Stuff you have no excuses for, no matter what you may come up with. I know, you’re so above and beyond this, but simple things are often the easiest to overlook, and when they go wrong they tend to do the greatest damage. Before pondering on which encryption cipher to use, make sure you’ve got these covered.
- sticking your FTP/website admin credentials on a post-it on your monitor
- keeping any admin credentials in a plain-text file on your webserver, which, when accessed, will not undergo any server-side processing (such as happens to a PHP script), but will be simply displayed in browsers
- letting your sensitive directories (containing sensitive administrative data) be accessed from the web, including as indexes
- diluting security of your admin credentials by holding them in potentially insecure online storage, such as your own email inbox, in plain-text
- using poor admin credentials, such as an easily guessable admin user name (“admin”, “administrator”, “webmaster”, “root”, etc.) and a weak password (i.e. short and lower case letters only)
These are mistakes you may be able to justify, both with technical reasons or user experience issues. However, this doesn’t mean you shouldn’t strive to correct them.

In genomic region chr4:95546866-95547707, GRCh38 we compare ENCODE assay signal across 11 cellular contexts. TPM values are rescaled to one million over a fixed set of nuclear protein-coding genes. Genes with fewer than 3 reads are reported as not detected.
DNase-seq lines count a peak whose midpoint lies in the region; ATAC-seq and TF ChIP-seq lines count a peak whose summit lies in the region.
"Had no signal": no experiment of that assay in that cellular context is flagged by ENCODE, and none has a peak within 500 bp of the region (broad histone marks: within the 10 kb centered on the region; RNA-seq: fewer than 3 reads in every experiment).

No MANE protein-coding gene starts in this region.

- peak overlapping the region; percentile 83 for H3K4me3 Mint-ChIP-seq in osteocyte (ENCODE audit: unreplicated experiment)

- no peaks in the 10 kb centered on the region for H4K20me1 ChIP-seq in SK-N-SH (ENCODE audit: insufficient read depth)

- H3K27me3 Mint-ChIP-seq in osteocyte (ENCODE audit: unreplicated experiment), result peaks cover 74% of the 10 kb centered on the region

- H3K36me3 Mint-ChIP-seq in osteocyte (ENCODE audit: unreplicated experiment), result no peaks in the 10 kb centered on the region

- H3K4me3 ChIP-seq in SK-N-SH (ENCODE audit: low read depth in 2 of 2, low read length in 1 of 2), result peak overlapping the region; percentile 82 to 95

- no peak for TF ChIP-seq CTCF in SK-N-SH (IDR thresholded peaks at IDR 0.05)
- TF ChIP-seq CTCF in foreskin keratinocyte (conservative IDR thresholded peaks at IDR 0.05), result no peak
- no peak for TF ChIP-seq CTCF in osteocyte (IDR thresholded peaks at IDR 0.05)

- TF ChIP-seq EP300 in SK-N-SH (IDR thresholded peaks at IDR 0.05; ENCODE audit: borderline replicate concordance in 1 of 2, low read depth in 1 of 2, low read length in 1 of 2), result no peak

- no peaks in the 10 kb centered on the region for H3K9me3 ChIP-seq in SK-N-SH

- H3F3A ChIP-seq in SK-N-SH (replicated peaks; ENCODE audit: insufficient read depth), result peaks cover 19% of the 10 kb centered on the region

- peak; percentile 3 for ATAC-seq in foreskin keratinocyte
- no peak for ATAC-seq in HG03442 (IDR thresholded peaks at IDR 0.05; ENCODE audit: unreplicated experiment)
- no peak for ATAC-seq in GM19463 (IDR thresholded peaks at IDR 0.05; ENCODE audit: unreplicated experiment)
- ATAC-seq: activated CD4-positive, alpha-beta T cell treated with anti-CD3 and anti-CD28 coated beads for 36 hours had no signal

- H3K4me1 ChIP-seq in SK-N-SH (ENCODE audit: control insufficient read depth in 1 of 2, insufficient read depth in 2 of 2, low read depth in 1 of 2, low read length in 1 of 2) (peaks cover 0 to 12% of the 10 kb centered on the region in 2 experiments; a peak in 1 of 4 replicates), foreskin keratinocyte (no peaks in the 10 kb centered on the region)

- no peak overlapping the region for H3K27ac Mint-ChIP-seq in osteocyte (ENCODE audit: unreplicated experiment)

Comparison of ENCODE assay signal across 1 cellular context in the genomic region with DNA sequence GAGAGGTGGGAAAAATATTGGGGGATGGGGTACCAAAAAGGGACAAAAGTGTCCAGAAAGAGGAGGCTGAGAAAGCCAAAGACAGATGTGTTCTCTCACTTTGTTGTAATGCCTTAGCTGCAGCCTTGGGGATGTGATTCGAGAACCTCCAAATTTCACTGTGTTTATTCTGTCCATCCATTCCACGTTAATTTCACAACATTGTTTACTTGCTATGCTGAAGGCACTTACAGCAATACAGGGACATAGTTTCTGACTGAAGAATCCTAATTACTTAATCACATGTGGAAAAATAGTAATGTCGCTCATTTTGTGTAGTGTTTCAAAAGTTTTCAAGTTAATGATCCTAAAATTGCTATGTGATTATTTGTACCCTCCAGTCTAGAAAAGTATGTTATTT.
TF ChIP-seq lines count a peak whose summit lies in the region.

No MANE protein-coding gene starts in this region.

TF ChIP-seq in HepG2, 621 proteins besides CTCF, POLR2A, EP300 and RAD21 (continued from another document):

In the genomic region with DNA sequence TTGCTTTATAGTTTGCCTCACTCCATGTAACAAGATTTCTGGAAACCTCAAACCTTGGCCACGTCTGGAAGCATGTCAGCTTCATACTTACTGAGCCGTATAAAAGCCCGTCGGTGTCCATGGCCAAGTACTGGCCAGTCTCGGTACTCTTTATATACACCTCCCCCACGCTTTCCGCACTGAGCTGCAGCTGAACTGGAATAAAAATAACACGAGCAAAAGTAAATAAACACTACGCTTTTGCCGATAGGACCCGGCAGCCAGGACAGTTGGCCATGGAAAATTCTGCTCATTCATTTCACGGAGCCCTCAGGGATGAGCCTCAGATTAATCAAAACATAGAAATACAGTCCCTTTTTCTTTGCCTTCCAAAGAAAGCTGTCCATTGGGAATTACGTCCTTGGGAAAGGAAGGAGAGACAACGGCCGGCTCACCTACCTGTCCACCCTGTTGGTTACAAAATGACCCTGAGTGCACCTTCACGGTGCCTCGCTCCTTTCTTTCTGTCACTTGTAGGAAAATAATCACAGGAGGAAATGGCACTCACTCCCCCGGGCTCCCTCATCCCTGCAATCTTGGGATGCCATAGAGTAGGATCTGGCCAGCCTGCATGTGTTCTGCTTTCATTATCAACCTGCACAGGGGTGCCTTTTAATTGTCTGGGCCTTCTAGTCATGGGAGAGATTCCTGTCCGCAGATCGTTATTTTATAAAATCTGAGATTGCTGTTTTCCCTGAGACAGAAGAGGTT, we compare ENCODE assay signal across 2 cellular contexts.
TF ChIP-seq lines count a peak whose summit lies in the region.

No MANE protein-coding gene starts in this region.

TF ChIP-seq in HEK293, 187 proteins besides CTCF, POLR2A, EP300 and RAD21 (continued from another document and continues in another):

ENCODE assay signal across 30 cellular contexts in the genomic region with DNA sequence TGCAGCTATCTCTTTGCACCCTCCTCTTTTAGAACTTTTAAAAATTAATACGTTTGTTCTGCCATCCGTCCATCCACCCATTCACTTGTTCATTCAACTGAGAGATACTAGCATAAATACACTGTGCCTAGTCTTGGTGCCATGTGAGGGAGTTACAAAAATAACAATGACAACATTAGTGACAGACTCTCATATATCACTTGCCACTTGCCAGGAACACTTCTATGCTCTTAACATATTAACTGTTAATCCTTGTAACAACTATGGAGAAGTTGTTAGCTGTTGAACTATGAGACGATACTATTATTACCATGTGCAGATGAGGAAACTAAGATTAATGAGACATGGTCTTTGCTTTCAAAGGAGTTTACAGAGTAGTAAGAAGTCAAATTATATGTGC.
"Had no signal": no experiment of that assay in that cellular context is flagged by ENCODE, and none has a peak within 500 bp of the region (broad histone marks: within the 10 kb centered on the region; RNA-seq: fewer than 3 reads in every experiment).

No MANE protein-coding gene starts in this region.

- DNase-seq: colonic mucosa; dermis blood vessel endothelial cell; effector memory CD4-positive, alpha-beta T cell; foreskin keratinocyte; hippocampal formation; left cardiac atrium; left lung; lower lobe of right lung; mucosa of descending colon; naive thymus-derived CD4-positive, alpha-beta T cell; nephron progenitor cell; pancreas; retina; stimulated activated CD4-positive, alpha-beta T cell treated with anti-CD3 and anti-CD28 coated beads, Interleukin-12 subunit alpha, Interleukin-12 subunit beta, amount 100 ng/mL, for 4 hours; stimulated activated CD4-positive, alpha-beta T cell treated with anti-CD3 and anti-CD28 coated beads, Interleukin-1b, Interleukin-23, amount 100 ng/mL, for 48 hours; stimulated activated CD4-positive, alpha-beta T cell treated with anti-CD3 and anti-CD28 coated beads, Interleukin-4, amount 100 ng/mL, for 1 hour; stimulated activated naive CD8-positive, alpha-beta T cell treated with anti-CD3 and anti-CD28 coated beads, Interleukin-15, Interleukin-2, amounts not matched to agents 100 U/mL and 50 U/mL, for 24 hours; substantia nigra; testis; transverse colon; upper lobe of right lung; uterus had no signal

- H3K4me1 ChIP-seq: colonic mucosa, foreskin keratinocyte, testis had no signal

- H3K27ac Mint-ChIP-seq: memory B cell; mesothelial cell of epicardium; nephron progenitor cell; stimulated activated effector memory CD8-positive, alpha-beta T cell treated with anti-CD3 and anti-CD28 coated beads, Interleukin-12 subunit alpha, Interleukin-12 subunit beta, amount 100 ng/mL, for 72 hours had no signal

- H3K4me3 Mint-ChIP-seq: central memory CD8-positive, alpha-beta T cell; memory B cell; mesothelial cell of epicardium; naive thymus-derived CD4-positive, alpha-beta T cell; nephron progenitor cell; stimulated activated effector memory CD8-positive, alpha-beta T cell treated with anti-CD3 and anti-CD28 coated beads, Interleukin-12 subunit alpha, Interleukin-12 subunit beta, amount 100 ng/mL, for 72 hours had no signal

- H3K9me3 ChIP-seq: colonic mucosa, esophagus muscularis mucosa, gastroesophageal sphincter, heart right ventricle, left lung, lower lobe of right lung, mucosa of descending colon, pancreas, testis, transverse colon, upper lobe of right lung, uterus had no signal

- not having a strongly separated administration front and back end, in terms of directories/URLs on your website, sometimes due to limitations of the software (i.e. CMS) you happen to be using
- having an “administration” directory or URLs with an easily guessable name (“system”, “admin”, etc.), due to limitations of the software or your own neglect
- not protecting all your directories against “index” display, due to lack of .htaccess support and/or lack of access to the webserver configuration, or due to software limitations, or due to your neglect in putting an index.html file in your directories
- not making your critical files, storing admin credentials, inaccessible from the web and read-only (and only by owner)
- allowing users to choose weak passwords, to keep their user experience on the light side
- not having clearly defined user level/roles
- confusing authentication with authorization
Elusive security mistakes
This class of mistakes is the hardest one to deal with, and it contains issues ranging from purely logical failures in the design phase (i.e. failing to realize some things are not implicit), through the programming effort itself (i.e. bad programming practices or outputing debug messages to browsers), and to programming language and server bugs. Therefore, they are usually quite unspecific and cannot easily be enumerated in a short list.
In the following chapters, I’ll try to give advice and solutions to at least some of these issues.